How to take care of YOUR feet.

Basic Foot Care Guidelines

Foot pain is not normal. If you experience any type of persistent pain in the foot or ankle, please contact your local foot specialist of family doctor.

  1. Inspect your feet regularly. Pay attention to changes in color and temperature. Look for any changes in your toenails, cracks or cuts in the skin, peeling skin or blistering on the soles of feet or any growth on the foot
  2. Wash your feet regularly, especially between the toes, and be sure to dry them completely.
  3. Trim toenails straight across, but not too short. Be careful not to cut nails in corners or on the sides; this can lead to ingrown toenails. Persons with diabetes, poor circulation, or heart problems should NOT treat their own feet, because they are more prone to infection.
  4. Make sure that your shoes fit properly. Purchase new shoes later in the day when feet tend to be at their largest, and replace worn out shoes as soon as possible.
  5. Select and wear the right shoe for each sport or activity that you are engaged in (e.g., running shoes for running).
  6. Alternate shoes—don’t wear the same pair of shoes every day.
  7. Avoid walking in barefeet. Your feet will be more prone to injury and infection. At the beach or when wearing sandals always use sunblock on your feet.
  8. Be cautious when using home remedies for foot ailments. Self-treatment may turn a minor problem into a major one.
  9. If you are a diabetic, please contact your local foot specialist of family doctor  and schedule a regular check-up.
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What’s in YOUR foot?

Foot Anatomy

The foot is made up of 26 bones, 33 joints, 107 ligaments, 19 muscles, and numerous tendons.  All these parts are kept in the right position and moving together by a complex, individual system of biomechanics. Given this complexity, it is not surprising that most people experience some problem with their feet at some time in their lives.

Within each foot you have:

  • Seven short tarsal bones which make up the heel and back of the instep
  • Five metatarsal bones spread from the back of the foot toward front and make up the structure for the ball of the foot. Each metatarsal is associated with one of the toes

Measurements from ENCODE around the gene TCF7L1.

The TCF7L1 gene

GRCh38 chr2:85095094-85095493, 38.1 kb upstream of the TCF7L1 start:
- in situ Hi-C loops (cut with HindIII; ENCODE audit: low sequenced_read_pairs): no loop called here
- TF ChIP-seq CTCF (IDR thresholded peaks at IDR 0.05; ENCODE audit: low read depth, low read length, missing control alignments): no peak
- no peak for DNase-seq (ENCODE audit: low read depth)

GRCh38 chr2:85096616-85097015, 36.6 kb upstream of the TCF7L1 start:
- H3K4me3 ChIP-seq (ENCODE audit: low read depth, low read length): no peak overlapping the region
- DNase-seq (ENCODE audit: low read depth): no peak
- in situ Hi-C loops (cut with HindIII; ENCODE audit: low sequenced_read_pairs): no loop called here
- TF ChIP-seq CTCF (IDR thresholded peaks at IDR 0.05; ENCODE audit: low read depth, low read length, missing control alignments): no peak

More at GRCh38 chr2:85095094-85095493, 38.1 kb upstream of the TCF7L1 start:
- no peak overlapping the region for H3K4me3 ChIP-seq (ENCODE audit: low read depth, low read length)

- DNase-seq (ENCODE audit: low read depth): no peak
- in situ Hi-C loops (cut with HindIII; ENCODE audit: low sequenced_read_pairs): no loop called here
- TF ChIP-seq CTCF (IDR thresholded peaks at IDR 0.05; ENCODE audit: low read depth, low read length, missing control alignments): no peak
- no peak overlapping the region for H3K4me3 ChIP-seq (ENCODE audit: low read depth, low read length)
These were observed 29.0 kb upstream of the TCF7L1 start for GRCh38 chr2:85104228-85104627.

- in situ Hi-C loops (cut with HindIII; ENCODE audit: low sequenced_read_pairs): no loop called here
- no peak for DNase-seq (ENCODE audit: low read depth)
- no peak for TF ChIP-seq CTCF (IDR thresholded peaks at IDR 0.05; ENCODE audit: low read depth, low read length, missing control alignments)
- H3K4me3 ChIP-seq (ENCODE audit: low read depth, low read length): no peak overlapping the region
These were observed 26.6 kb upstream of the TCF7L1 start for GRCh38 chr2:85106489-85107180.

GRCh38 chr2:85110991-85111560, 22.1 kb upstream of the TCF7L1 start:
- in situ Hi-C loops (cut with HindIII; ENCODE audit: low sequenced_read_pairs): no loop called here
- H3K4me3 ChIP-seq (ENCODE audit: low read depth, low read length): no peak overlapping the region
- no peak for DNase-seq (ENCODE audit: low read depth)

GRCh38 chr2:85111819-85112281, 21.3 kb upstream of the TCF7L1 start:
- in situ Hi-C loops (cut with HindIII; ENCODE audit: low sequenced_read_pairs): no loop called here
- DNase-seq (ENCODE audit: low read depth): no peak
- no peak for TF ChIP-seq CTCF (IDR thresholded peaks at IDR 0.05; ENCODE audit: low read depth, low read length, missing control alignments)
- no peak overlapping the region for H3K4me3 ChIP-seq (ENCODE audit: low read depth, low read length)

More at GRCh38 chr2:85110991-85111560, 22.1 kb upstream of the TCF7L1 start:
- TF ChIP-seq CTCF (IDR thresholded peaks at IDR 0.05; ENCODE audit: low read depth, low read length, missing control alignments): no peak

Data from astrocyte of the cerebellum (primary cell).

• Fourteen phalanges, small bones, form the toe structure
  • Tarsal and metatarsal bones provide the structure for the arch of the foot
  • Bands of ligaments connect and hold all the bones in place
  • A thick layer of fatty tissue under the sole helps absorb the pressure and shock that comes from walking and everyday movements
  • A vast array of neurovascular bundles travel through the foot to support all these structures 
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Welcome to Foundation Chiropody

Welcome to Foundation Chiropody. Gentle and comprehensive foot care.

At Foundation Chiropody we use best practices with the latest medical technology to help patients to take care of their feet. Your feet are your foundation. Poor foot function can cause leg, knee, hip, back and even neck pain.

Some of our services include; treatment of foot pain, ingrown toenails, biomechanical assessment, prescription custom, foot orthotics, podiatric nail care, warts and other lesions, fungal infections, calluses and corns, bunions, diabetic foot care, wound care, soft tissue and nail surgery, corticosteroid injections, podopediatrics (care for children), podogeriatrics (care for the elderly), treatment of injuries from trauma, treatment of sports injuries.

Our goal is to help patients improve their foot health by providing thorough foot assessments and developing comprehensive patient centred treatment plans using and evidence based medical practices.

We believe in inter-professional collaborative care which means that we work with your family doctor, other physicians, chiropractor, physiotherapist, diabetes educator and many other health professionals serving your personal health needs.

We hope you find this blog useful.

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